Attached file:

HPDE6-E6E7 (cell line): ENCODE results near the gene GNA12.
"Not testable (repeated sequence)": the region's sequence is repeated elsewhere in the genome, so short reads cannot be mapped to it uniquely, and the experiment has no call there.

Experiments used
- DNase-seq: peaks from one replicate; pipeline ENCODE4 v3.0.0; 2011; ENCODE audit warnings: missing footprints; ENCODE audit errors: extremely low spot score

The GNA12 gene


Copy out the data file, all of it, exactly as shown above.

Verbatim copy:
HPDE6-E6E7 (cell line): ENCODE results near the gene GNA12.
"Not testable (repeated sequence)": the region's sequence is repeated elsewhere in the genome, so short reads cannot be mapped to it uniquely, and the experiment has no call there.

Experiments used
- DNase-seq: peaks from one replicate; pipeline ENCODE4 v3.0.0; 2011; ENCODE audit warnings: missing footprints; ENCODE audit errors: extremely low spot score

The GNA12 gene